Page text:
FIG. 4 is a flow diagram of a functional lockstep read operation. Initially the comparison logic is in wait state, block 50 although processors are correctly operating. When a read operation occurs, block 50 transfers control to block 51 via the READ path. Block 51 holds the first processor to (?) the read command and transfers control to block 52 via the CONTINUE path. Block 52 determines whether all the processors have performed the read operation. If all the processors have not yet performed the read operation, transfer is made from block 52 to block 50 via the NO path. Block 50 waits until another processor has performed the read operation.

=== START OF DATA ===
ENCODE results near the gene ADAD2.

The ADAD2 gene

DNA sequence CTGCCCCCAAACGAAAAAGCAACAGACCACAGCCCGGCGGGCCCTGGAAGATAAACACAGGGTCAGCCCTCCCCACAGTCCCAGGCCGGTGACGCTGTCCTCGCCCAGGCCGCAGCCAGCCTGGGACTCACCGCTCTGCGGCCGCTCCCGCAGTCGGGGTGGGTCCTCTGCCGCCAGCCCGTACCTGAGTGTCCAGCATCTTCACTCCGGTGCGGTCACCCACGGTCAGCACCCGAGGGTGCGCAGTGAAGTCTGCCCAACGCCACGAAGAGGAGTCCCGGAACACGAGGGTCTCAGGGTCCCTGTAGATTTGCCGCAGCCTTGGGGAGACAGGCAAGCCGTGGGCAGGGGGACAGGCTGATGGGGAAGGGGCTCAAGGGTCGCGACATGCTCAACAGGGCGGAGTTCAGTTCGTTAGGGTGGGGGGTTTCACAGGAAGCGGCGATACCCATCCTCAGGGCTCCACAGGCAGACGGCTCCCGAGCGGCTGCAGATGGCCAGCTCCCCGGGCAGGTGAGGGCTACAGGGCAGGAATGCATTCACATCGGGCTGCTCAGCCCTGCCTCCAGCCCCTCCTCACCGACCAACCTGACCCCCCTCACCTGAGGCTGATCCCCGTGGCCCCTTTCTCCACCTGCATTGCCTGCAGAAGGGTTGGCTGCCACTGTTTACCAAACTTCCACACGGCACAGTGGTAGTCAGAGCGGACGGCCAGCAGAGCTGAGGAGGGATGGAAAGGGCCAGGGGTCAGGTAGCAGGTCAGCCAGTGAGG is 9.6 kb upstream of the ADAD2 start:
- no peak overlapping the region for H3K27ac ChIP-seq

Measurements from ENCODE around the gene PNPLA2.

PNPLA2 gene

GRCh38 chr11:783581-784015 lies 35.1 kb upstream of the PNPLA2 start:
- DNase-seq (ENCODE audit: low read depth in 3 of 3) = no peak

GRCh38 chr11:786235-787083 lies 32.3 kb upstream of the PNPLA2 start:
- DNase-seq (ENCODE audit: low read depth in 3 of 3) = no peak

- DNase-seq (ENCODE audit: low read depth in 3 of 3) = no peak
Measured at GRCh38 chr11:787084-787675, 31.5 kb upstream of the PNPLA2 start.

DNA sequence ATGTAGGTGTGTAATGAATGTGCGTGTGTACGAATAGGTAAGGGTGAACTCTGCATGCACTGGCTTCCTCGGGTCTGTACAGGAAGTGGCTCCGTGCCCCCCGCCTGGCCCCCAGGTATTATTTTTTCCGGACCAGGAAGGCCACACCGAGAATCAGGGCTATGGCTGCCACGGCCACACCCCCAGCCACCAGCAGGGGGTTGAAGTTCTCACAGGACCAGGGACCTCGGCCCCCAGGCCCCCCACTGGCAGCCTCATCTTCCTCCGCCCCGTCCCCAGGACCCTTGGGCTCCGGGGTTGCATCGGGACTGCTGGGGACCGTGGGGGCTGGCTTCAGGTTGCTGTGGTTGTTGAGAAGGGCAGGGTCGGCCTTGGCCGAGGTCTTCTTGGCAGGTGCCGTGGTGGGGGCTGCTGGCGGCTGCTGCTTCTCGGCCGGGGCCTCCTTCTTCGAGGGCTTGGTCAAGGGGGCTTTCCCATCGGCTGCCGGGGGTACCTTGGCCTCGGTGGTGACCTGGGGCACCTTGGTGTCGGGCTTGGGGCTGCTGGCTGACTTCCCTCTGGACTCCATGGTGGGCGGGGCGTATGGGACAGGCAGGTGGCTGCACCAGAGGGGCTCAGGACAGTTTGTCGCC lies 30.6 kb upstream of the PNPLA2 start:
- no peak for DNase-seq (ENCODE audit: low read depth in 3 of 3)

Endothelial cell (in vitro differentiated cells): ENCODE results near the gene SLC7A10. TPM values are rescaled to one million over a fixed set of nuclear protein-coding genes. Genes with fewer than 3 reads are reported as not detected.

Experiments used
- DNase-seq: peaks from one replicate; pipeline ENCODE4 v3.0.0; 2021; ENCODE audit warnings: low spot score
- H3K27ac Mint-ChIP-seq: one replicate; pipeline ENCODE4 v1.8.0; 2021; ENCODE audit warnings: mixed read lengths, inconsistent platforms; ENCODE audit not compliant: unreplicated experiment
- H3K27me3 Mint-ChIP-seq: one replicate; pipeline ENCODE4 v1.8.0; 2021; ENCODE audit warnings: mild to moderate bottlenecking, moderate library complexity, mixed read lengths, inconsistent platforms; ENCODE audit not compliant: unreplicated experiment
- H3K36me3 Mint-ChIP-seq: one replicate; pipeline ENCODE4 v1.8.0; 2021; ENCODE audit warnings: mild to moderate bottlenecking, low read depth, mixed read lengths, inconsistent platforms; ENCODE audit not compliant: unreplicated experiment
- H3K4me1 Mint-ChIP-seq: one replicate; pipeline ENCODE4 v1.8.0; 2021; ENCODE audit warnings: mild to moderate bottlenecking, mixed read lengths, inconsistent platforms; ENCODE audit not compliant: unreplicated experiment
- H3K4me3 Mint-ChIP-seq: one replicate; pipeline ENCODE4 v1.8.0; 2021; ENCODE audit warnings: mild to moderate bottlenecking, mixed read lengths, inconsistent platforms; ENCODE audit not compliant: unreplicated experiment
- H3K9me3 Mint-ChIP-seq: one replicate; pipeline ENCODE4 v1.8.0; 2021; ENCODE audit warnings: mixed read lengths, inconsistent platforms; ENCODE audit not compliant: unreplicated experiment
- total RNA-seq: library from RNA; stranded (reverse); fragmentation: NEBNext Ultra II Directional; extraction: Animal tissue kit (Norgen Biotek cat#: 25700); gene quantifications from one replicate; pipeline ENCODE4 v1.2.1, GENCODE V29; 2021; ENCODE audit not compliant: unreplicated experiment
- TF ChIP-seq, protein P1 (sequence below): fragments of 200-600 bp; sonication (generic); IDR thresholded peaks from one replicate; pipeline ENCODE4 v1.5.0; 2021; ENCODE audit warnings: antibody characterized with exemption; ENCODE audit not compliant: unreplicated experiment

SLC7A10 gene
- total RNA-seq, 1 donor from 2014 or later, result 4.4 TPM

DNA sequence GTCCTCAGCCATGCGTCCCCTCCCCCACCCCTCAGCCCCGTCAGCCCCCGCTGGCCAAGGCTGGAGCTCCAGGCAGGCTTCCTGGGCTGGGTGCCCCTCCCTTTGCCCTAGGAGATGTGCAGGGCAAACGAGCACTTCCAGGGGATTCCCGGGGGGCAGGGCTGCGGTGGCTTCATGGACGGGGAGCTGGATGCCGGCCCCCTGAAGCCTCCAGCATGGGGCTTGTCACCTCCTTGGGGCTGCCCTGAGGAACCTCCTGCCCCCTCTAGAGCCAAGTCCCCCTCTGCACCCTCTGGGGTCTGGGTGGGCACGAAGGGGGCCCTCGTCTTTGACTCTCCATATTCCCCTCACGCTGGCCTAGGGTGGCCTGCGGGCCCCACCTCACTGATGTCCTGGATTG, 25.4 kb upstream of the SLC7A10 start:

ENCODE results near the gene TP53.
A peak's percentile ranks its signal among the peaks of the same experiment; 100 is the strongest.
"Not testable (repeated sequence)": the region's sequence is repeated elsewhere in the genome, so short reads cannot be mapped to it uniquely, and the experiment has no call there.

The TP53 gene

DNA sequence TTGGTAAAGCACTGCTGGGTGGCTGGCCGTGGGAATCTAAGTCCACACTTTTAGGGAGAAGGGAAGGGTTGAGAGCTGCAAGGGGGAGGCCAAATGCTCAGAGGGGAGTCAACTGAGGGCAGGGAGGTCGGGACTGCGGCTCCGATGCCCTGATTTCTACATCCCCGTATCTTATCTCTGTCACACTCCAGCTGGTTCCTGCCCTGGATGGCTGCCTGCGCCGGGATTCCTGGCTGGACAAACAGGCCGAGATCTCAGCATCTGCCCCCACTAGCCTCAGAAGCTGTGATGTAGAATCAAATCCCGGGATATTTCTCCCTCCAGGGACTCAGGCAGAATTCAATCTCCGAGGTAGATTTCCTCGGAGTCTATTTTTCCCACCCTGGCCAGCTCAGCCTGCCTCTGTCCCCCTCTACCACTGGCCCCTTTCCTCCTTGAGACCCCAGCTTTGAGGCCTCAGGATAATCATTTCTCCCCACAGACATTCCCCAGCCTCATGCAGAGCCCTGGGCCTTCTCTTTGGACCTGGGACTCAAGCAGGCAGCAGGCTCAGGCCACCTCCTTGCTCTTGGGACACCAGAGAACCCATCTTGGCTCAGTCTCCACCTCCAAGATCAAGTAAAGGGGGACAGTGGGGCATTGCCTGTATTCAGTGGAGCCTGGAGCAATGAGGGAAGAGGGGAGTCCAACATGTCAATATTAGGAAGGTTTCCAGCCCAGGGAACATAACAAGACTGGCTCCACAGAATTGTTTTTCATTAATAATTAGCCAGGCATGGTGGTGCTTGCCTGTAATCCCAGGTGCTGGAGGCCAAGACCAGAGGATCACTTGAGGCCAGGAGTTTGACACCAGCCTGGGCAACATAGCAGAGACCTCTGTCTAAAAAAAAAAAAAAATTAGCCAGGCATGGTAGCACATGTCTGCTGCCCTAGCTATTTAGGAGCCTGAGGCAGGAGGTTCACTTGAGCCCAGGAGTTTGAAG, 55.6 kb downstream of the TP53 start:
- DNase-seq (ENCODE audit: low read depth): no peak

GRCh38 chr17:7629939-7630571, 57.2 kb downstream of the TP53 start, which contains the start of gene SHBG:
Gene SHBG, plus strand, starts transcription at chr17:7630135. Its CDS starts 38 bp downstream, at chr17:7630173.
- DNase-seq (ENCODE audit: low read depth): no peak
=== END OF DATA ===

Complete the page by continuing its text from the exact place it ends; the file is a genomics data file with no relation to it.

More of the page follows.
If all the processors have performed the appropriate read operation, block 52 transfers control to block 53. Since multiple processors are attempting to read from a single peripheral, it is important to insure that first of all, each of the processors has issued the appropriate read and second of all, the processors read the same information. Since at this point, each of the processors has been held and all the processors are performing a read operation, all the processors will receive the same data. Block 53 releases the processors and transfers control to block 50 via the CONTINUE path. Block 50 waits until the next functional lockstep operation is issued.